Department of Chemistry and Biochemistry


Inorganic chemistry is concerned with the properties and behavior of inorganic compounds, which include metals, minerals, and organometallic compounds.


Byron Farnum

Associate Professor

PhD Johns Hopkins University (2012)
Disciplines: inorganic, physical, energy, materials

The Farnum group is interested in the development of inorganic molecules and nanomaterials that address chemical challenges related to solar energy conversion and electrochemical energy storage. Our lab intersects the broad areas of inorganic and physical chemistry where we use a range of synthetic and characterization methods to produce new and exciting molecules/materials and probe their photo/electrochemical properties.

Christian Goldsmith

Professor and Undergraduate Program Officer (UPO)

PhD Stanford University (2004)
Disciplines: inorganic, bioinorganic, catalysis, synthesis

My research group studies the interactions between coordination complexes and oxidants in order to develop catalysts and sensors capable of detecting reactive oxygen species in biological systems. We have successfully prepared catalysts for superoxide disproportionation, aldehyde deformylation, C-H activation, and olefin epoxidation. We have also prepared MRI contrast agents that react directly and selectively with H2O2 and can detect in vivo oxidative stress.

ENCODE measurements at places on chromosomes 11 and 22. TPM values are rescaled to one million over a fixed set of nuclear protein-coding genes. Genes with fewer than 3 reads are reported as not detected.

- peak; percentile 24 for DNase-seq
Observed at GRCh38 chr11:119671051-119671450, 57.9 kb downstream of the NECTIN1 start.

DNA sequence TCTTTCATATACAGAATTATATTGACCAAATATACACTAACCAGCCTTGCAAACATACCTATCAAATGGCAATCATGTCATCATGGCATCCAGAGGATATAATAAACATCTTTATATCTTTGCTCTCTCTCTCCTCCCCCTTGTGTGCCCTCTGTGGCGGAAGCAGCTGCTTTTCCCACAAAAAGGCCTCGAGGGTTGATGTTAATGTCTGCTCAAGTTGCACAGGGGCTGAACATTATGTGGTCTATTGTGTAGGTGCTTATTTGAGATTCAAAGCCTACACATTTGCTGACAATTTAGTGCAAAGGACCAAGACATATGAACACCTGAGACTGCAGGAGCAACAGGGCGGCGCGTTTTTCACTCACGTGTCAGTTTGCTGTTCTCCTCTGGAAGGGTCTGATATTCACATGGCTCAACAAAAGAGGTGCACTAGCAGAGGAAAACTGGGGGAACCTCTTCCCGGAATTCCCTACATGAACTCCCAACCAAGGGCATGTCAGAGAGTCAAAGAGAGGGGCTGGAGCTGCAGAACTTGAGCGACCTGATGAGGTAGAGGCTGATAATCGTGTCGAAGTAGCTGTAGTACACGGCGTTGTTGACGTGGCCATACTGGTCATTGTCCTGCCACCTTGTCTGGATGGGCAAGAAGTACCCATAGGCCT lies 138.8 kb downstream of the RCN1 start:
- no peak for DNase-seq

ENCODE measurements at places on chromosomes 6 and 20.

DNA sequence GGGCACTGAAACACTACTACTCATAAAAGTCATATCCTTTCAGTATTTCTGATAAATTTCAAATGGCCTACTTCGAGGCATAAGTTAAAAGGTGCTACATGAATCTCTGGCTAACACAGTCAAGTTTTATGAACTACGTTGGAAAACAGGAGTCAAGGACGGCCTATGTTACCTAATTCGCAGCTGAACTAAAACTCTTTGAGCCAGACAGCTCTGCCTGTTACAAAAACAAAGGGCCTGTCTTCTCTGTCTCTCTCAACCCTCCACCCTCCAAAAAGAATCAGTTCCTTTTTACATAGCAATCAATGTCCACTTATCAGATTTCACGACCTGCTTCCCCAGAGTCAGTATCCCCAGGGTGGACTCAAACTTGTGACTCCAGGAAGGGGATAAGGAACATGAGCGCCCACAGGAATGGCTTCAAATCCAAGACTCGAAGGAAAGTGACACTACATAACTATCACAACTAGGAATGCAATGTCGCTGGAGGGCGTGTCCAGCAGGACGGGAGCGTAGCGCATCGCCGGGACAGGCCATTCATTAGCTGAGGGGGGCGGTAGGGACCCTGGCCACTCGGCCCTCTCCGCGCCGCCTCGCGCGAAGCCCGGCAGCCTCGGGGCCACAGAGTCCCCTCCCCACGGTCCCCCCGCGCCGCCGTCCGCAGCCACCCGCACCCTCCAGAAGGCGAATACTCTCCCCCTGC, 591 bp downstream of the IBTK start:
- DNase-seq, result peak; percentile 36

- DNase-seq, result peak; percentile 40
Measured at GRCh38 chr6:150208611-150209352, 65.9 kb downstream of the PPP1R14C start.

Ethan Hill

Assistant Professor

PhD University of California – Irvine (2016)
Disciplines: inorganic, catalysis, synthesis, energy, materials

Inorganic catalysts have become invaluable tools for the synthesis of pharmaceutical, commodity, and industrial chemicals. Recent attention has begun to shift towards new ways of performing relevant reactions in more efficient and environmentally conscious ways. To meet this goal, the Hill lab is focused on developing new methods of controlling and enhancing the reactivity of Earth-abundant transition metal catalysts using long-range interactions such as external electric fields, metal-ligand cooperativity, and electronic delocalization. Areas of interest are in applying these methods to chemical synthesis, understanding fundamental aspects of chemical bonding, and future energy production.